Debating Justice Thomas : Tell Me More In brief, Angela Wright is another woman, a former EEOC staffer, who said that Clarence Thomas sexually harassed her ... NPR has a standing request in for an interview with Justice Thomas ...
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Debating Justice Thomas

U.S. Supreme Court nominee Clarence Thomas prepares to testify during his 1991 Senate confirmation hearings. J. DAVID AKE/AFP/Getty Images hide caption

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J. DAVID AKE/AFP/Getty Images

Angela Wright.

To some of you that name will be vaguely familiar. To others of you it will not register at all. But if you perform a simple web search on Angela Wright and Clarence Thomas, together, you will learn that she was also a part of the drama surrounding the Senate confirmation hearings that gripped the country 16 years ago.

In brief, Angela Wright is another woman, a former EEOC staffer, who said that Clarence Thomas sexually harassed her when she worked at the agency he once headed. Wright is a former Director of Public Affairs. Like Thomas, she was a young Republican. Like Thomas, she considered herself conservative. And, as she tells us, she considered herself both loyal to him and supportive. But, she says, when she learned of Anita Hill's allegations, she immediately found them credible because she had experienced similar behavior. Wright says she did not consider it frightening; merely annoying. Why, and how, her testimony is little known is the subject of our exclusive interview.

Some of you might wonder why we did not approach Justice Thomas for his reaction. NPR has a standing request for an interview with him in connection with his recently published memoir My Grandfather's Son. To date, Justice Thomas has not granted NPR's request. So, we invited Thomas' close friend and former colleague Armstrong Williams on the program, a decision with which some of you disagree. We think having a conversation with him about Thomas was the right thing to do, as we also believe it is the right thing to hear from another participant in the story with a different -- in this instance, a very different -- perspective and recollection of events.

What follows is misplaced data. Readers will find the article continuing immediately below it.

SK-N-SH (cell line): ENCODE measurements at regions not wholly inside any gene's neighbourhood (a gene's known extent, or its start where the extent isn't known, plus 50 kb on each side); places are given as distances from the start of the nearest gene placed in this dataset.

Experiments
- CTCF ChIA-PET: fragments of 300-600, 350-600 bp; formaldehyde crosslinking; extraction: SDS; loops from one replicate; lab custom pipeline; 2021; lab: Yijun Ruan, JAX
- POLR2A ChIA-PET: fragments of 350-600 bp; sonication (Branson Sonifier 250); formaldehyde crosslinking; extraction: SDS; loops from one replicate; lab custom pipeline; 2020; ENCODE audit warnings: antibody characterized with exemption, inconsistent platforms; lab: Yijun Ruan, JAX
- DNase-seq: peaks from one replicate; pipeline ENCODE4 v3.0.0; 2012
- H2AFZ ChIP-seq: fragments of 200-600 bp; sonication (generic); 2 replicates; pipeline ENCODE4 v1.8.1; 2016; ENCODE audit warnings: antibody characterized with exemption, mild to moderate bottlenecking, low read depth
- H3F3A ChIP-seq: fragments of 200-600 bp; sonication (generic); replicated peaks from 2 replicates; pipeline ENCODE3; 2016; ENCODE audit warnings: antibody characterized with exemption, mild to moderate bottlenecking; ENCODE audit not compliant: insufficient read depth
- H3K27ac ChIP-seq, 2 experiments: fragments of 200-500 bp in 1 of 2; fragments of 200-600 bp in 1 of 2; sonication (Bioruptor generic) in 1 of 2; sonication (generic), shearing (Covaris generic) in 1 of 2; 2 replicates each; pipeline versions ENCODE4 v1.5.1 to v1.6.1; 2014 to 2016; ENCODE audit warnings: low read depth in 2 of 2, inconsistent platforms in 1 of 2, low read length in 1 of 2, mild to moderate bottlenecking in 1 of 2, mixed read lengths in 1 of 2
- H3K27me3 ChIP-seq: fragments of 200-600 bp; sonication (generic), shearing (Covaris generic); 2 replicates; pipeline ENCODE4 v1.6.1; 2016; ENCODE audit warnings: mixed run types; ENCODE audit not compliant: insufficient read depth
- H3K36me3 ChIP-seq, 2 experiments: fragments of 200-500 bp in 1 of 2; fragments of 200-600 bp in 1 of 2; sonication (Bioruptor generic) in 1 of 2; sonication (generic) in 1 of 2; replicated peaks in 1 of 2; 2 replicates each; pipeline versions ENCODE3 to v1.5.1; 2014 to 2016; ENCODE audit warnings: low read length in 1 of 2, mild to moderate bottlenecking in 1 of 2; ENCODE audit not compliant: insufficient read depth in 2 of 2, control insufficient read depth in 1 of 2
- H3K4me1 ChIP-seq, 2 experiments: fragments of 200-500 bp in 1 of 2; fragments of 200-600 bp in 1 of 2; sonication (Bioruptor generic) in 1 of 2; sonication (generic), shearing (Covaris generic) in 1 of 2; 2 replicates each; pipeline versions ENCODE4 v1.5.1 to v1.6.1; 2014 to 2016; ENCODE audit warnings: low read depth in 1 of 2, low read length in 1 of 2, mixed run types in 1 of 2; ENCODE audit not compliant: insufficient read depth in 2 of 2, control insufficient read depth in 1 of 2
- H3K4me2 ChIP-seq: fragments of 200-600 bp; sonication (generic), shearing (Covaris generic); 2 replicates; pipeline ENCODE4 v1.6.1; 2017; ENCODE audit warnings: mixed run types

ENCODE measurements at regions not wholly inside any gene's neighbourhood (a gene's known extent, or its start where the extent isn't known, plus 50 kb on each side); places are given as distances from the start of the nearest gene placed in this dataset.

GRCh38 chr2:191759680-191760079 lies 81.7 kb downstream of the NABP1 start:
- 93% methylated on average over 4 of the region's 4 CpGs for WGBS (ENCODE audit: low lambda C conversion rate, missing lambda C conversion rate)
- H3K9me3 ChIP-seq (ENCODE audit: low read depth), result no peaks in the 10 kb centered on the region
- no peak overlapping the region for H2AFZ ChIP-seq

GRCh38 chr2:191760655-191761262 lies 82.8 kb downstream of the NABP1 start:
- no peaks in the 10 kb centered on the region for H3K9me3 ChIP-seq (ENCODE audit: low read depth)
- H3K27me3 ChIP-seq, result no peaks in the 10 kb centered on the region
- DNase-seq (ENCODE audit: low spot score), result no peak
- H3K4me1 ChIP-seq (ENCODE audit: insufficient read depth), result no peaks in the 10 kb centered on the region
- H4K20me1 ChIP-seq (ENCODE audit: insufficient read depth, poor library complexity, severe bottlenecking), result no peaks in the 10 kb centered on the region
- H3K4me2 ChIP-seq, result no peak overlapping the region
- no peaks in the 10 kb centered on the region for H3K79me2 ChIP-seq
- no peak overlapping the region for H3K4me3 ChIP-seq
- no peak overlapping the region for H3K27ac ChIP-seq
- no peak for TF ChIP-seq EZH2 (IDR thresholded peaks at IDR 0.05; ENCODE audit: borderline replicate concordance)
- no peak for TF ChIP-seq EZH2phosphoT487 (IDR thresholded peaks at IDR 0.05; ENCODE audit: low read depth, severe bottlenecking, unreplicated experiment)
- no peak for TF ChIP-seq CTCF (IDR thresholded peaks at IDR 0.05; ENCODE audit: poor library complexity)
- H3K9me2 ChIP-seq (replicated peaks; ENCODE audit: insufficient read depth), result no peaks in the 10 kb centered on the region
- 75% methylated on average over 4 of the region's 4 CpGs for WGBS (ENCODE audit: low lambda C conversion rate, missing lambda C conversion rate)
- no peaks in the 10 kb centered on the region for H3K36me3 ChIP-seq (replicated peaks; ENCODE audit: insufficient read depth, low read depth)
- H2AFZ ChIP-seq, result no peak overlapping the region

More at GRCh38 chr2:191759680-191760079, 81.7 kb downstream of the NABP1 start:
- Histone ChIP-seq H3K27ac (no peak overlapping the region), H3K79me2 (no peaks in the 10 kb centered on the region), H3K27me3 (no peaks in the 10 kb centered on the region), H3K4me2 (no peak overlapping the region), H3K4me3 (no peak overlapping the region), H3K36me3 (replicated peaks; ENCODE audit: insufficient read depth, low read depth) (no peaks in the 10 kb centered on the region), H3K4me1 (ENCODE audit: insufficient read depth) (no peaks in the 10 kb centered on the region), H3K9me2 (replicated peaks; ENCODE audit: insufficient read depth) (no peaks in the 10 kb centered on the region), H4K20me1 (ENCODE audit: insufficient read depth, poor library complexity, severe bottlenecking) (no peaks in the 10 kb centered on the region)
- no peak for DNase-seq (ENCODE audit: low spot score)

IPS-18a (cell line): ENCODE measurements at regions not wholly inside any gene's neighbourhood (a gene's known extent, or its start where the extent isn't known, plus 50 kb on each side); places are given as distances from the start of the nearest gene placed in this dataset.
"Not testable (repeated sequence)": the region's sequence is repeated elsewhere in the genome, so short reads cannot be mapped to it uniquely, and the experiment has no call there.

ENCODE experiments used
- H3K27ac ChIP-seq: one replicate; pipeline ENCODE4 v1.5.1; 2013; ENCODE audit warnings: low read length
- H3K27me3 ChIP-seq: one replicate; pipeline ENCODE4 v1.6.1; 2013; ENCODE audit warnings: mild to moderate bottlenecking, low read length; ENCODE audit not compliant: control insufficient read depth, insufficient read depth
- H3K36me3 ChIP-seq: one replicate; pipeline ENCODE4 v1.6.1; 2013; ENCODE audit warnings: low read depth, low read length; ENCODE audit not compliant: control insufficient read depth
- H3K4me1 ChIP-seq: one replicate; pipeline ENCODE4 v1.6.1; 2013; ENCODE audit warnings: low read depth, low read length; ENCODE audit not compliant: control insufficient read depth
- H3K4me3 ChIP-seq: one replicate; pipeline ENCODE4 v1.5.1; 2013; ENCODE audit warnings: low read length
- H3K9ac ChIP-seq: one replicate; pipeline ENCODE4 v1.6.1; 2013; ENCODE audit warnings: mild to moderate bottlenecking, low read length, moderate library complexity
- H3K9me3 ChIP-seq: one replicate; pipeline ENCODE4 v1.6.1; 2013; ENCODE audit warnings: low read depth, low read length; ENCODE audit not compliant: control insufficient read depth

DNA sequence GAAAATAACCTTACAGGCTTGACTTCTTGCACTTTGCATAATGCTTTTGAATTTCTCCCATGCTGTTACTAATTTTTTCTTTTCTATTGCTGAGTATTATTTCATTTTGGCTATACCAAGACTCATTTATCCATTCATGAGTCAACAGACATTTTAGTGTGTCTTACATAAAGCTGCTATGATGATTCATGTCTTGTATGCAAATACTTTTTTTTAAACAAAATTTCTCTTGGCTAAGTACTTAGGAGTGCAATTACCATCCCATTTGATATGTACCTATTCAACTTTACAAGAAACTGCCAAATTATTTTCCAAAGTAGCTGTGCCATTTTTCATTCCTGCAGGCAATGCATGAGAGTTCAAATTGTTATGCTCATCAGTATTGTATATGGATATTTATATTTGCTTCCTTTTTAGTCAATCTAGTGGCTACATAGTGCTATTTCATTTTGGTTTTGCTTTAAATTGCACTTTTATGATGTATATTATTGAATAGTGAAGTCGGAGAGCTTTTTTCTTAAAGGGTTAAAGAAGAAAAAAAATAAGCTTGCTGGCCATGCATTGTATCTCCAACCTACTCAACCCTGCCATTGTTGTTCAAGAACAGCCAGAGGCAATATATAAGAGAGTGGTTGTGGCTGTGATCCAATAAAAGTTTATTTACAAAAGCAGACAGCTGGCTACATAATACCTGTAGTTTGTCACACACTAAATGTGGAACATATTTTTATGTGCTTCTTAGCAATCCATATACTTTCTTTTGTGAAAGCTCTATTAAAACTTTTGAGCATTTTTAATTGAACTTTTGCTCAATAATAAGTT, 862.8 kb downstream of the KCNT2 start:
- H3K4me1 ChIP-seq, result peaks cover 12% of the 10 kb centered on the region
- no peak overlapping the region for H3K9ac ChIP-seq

But, needless to say, we would still appreciate the opportunity to hear directly from Justice Thomas, particularly since Wright directly contradicts the testimony he presented about her, and her reasons for leaving the EEOC. They both agree that she was fired -- it was an at-will position, a political appointment. But in 1991, Thomas testified that it was because she used inappropriate language to refer to another staffer; she says that Thomas merely wanted to offer the position to a close associate of another EEO commissioner. As evidence, Wright points to the glowing recommendation Thomas gave her when she later sought employment at the Charlotte Observer.

Once again, it's she said, he said. Not pretty, but we feel the public is best served when all sides get their say.

And, we hope it wasn't too big of a head-snap for you, but we had previously scheduled our conversation with Karrine Steffans. It is part of our series about women empowering themselves through non-traditional means. We hope you agree that her point of view was also worth hearing...